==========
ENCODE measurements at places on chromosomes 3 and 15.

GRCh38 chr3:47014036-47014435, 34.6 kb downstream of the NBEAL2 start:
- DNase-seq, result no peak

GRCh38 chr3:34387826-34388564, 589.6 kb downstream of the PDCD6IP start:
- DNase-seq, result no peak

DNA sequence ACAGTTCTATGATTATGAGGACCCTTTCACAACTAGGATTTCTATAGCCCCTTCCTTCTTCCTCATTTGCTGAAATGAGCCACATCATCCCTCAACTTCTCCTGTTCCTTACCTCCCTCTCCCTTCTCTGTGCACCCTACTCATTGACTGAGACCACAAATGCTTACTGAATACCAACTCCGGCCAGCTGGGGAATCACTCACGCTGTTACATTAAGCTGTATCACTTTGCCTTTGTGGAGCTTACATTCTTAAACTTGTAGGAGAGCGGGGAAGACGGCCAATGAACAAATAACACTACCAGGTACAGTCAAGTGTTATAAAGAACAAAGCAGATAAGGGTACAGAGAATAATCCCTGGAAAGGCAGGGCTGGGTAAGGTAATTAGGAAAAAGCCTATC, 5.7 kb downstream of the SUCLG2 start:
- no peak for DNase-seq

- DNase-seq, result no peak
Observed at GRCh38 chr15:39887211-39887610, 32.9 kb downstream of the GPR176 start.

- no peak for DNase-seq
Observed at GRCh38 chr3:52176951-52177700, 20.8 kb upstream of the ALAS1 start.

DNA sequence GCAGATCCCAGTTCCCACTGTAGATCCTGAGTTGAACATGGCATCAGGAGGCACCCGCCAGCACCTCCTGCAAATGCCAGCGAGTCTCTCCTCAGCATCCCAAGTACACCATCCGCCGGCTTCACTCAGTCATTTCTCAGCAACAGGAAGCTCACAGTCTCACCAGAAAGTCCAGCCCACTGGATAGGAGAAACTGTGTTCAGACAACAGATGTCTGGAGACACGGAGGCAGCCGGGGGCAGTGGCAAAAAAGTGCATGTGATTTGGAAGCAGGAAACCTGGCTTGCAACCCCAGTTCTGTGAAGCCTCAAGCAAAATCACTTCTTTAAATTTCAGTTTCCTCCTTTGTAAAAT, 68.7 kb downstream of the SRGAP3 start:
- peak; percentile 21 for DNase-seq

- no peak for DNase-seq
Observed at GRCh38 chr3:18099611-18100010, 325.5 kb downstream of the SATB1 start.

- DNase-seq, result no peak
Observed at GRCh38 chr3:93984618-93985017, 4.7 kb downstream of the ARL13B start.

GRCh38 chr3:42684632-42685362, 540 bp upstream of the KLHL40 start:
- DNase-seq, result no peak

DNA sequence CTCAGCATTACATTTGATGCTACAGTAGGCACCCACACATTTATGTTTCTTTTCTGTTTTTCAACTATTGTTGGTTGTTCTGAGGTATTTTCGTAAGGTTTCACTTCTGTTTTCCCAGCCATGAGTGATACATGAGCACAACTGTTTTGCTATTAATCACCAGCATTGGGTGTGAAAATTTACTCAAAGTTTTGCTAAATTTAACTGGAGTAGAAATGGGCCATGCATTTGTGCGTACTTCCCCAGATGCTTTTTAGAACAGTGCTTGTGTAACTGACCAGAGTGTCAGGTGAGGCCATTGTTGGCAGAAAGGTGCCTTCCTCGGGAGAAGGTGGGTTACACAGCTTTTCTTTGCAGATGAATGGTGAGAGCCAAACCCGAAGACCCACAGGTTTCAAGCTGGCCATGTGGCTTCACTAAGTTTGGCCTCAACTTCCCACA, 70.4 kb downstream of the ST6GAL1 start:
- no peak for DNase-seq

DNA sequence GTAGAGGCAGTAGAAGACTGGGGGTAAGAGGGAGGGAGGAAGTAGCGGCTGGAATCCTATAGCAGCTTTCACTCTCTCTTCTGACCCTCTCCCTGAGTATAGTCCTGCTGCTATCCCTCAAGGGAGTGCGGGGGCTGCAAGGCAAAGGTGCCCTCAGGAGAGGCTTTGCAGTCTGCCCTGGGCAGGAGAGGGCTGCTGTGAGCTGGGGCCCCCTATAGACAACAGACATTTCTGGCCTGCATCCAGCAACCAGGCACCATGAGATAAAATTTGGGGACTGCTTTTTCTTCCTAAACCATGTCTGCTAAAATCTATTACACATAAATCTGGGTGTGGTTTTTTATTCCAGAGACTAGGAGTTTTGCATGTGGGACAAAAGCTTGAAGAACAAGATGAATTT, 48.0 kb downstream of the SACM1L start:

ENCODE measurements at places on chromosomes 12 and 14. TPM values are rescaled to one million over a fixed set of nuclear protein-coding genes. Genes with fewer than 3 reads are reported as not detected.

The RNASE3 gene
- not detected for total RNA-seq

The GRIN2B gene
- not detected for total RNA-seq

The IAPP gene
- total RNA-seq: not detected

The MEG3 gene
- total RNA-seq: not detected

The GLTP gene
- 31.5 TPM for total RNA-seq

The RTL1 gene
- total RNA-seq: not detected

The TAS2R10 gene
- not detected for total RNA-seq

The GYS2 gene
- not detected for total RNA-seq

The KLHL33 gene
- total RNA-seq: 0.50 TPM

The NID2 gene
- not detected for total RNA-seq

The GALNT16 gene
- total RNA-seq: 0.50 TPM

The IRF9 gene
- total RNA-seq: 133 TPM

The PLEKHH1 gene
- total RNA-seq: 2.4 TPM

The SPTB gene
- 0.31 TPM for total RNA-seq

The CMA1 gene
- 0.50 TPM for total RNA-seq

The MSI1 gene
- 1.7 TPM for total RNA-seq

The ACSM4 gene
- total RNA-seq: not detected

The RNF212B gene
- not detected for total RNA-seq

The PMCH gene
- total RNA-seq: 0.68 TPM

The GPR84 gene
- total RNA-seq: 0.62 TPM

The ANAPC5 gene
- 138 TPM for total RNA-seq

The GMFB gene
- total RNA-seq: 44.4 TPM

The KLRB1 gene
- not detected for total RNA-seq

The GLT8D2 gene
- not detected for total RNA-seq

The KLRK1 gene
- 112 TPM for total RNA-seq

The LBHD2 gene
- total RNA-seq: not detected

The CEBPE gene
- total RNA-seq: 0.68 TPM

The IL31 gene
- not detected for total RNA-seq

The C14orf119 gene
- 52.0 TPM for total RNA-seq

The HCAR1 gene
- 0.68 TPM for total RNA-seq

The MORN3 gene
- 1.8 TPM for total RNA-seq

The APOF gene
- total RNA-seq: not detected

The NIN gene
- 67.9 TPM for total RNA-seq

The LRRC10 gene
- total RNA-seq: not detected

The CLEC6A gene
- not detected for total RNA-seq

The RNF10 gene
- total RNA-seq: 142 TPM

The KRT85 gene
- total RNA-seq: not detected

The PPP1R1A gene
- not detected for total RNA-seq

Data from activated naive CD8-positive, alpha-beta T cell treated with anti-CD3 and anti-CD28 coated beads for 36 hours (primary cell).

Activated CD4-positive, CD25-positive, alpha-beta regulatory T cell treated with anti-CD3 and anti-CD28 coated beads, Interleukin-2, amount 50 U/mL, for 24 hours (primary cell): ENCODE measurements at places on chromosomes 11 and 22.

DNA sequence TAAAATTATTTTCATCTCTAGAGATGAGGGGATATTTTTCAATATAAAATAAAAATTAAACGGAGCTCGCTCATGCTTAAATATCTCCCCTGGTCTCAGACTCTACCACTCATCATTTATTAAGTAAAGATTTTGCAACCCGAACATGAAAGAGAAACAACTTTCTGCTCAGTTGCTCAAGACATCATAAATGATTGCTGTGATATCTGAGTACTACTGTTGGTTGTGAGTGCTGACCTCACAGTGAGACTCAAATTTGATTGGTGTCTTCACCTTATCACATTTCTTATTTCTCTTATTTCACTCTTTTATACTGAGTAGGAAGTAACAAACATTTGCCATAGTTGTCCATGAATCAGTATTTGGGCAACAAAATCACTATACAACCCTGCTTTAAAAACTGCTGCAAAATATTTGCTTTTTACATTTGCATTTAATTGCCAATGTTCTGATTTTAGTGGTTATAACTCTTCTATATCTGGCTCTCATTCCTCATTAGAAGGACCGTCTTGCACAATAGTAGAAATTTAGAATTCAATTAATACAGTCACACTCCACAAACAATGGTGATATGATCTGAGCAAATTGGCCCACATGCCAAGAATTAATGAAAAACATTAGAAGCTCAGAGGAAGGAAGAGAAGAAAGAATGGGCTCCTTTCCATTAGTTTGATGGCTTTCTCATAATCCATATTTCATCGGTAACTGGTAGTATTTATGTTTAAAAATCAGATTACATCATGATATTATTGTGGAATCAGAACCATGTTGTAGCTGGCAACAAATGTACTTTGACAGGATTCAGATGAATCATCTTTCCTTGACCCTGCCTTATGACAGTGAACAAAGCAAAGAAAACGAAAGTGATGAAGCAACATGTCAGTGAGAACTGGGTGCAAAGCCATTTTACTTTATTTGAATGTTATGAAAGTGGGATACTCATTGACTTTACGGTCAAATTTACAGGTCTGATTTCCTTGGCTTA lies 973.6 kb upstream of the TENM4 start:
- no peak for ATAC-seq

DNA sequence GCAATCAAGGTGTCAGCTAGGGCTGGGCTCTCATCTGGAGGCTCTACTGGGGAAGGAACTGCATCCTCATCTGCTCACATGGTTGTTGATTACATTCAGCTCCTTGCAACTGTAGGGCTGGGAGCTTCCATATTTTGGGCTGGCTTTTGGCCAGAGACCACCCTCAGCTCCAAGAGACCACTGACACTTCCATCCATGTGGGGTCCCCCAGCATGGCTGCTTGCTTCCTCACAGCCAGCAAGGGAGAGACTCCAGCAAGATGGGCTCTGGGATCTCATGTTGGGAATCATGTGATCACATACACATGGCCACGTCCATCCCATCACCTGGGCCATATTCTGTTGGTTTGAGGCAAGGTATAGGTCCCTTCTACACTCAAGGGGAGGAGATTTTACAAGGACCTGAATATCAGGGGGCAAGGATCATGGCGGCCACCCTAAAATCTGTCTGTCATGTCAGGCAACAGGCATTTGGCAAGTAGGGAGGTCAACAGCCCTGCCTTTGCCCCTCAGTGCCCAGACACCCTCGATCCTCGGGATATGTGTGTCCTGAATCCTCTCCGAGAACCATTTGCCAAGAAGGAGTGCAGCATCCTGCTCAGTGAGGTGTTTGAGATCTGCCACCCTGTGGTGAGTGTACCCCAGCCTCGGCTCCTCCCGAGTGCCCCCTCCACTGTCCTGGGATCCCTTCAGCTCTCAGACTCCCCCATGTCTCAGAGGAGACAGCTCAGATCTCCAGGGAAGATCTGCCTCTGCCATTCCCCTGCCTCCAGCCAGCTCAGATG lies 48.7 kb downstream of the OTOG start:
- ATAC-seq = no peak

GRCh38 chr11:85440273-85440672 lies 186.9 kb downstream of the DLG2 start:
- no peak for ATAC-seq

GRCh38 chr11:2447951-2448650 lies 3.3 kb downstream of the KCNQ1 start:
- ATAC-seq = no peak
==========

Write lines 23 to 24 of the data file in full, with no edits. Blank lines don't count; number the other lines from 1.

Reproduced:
ENCODE measurements at places on chromosomes 12 and 14. TPM values are rescaled to one million over a fixed set of nuclear protein-coding genes. Genes with fewer than 3 reads are reported as not detected.

The RNASE3 gene